The politics of the Middle East are complex and in order to fully understand the situation between Israel and Palestine, one must do more than simply listen to CNN or read catchy Facebook memes. Without understanding the history of the area, one cannot understand the issues of the present. Period. However, I am hearing vast numbers of people, including one Donald Trump, jumping blindly in with their uneducated opinions, saying that the U.S. was wrong to abstain from voting on the U.N. resolution condemning Israeli settlement activity in Palestinian areas. Uneducated opinions are permitted in this country, but in most cases are not helpful. This is no exception.
I cannot possibly explain everything about this situation in 1200 words or less, but perhaps a very brief overview will help to explain why I believe President Obama and Secretary Kerry made the right decision. Israel is our ally, and we have, through the years, supported them in many ways. Despite Trump’s assertion that the Obama administration is treating Israel with “disdain,” the Obama administration has repeatedly increased funding to support Israel’s military and in September, signed a Memorandum of Understanding to provide $38 billion in security assistance to Israel over the next 10 years — the largest single pledge of military assistance in U.S. history to any country.
However, when a friend is making a bad decision, you may be less than eager to support him. This is why we did not veto the resolution, but merely abstained. Think of it this way … you would do anything for your best friend, right? Yet, if that friend tells you she is going to break into a house and steal a television set, and she wants you to go along to help her carry the television, are you going to do it? You have three choices: a) you can go along and help her, even though your conscience tells you it is the wrong thing to do; b) you can report her plan to the authorities, or c) you can do neither. We chose option ‘C’ in the case of the U.N. resolution.
The territories in dispute are the West Bank and East Jerusalem. In the 1967 Six-Day War, aka the Arab-Israeli War, Israel defeated Egypt, Jordan and Syria and as a result, occupied the West Bank, the Gaza Strip and East Jerusalem. This area has come to be known as Occupied Palestine. The Fourth Geneva Convention of 1949 forbids an occupying power, in this case Israel, from settling its people in conquered territory. The United Nations Security Council, the United Nations General Assembly, the International Committee of the Red Cross, the International Court of Justice and the High Contracting Parties to the Convention have all affirmed that the Fourth Geneva Convention does apply in this case.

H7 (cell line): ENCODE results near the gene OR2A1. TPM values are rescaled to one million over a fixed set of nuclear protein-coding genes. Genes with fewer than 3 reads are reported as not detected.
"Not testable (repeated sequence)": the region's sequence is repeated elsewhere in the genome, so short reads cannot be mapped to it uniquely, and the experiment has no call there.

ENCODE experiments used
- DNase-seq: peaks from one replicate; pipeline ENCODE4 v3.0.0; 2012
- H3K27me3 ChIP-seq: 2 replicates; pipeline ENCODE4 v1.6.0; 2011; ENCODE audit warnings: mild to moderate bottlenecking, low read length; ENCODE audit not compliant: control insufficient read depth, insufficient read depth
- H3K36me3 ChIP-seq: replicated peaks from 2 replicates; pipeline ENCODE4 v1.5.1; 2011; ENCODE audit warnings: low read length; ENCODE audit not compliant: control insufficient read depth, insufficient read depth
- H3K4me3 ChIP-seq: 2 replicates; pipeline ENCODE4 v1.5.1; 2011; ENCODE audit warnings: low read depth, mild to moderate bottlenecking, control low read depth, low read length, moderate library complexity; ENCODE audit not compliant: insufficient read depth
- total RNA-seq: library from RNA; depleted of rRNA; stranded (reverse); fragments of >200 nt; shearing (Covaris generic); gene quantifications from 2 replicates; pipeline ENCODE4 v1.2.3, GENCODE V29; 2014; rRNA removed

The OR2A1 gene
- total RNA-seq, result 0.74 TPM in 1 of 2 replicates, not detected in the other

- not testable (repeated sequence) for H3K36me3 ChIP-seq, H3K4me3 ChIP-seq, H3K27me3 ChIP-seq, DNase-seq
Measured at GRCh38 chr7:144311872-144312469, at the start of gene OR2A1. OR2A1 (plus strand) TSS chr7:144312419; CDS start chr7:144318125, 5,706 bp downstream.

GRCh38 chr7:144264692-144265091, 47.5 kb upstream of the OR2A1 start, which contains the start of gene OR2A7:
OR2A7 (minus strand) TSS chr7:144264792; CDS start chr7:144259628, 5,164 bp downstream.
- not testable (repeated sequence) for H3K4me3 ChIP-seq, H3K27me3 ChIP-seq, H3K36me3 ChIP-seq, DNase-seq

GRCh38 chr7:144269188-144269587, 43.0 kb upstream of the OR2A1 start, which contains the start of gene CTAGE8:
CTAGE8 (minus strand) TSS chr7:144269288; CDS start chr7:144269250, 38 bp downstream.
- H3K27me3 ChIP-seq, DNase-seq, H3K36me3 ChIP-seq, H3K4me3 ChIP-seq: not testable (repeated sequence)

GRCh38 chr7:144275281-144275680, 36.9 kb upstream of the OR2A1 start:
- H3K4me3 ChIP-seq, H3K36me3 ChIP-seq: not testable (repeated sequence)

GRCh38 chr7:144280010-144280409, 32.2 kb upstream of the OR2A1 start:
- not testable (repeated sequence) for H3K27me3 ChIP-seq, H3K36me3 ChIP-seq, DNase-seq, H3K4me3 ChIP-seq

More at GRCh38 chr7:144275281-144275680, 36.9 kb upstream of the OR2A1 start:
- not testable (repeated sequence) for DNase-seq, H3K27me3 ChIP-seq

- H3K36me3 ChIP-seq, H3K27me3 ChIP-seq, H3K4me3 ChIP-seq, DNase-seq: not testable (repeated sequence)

Though the building and existence of Israeli settlements in the West Bank and East Jerusalem are in violation of international law, Israel has been building settlements in the West Bank since 1968, and now has 123 authorized settlements and 102 unauthorized settlement outposts on the West Bank. Israel’s Prime Minister Benjamin Netanyahu has plans to build additional settlements in the near future. The Israeli settlements take land and jobs from the Palestinians, as well as create economic, social and environmental problems too complex to go into here. And, as agreed to by the international community, they are not legal.
This is a divisive issue, with some believing that since Israel is our ally, we should be committed to supporting them no matter what, and others believing that we must offer our support only where it makes sense to do so. I am of the latter thought, that we should help Israel, but that they cannot simply continue making themselves at home on land that belongs to Palestinians, blocking Palestinians from driving on the roads they build, and other offenses, especially in light of the fact that their moves are in defiance of international law.
I also understand and respect the opposing view — there are far more grey areas than clearly defined black-and-white ones, and I could almost argue either side. What I do NOT respect is people who claim that President Obama and Secretary Kerry are failing our ally, are being disrespectful of Israel, and even that they are anti-Semitic, when those people do not even begin to understand the situation and have not bothered to learn. I am tired of people weighing in on extremely complex issues with simplistic one-liners. It shows a lack of intelligence and a lack of respect. As I said at the beginning of this post, the situation is too complex for me to do it justice, and in truth, there are facets that I do not understand despite much reading and years of studying the Middle East. But at least I have the good sense to keep my mouth shut when I do not understand an issue, or ask somebody who has the knowledge I lack. And that is the purpose of this post — not to attempt to explain a situation about which hundreds of books have been written, but to urge people to try to gain an understanding of a situation before commenting on it. Just as with the faux news stories, there is danger in sharing silly, over-simplified memes that some will read and assume that every one of the 5 words defining the issue are true! Okay … Filosofa is stepping down from her soapbox now — for a few hours anyway.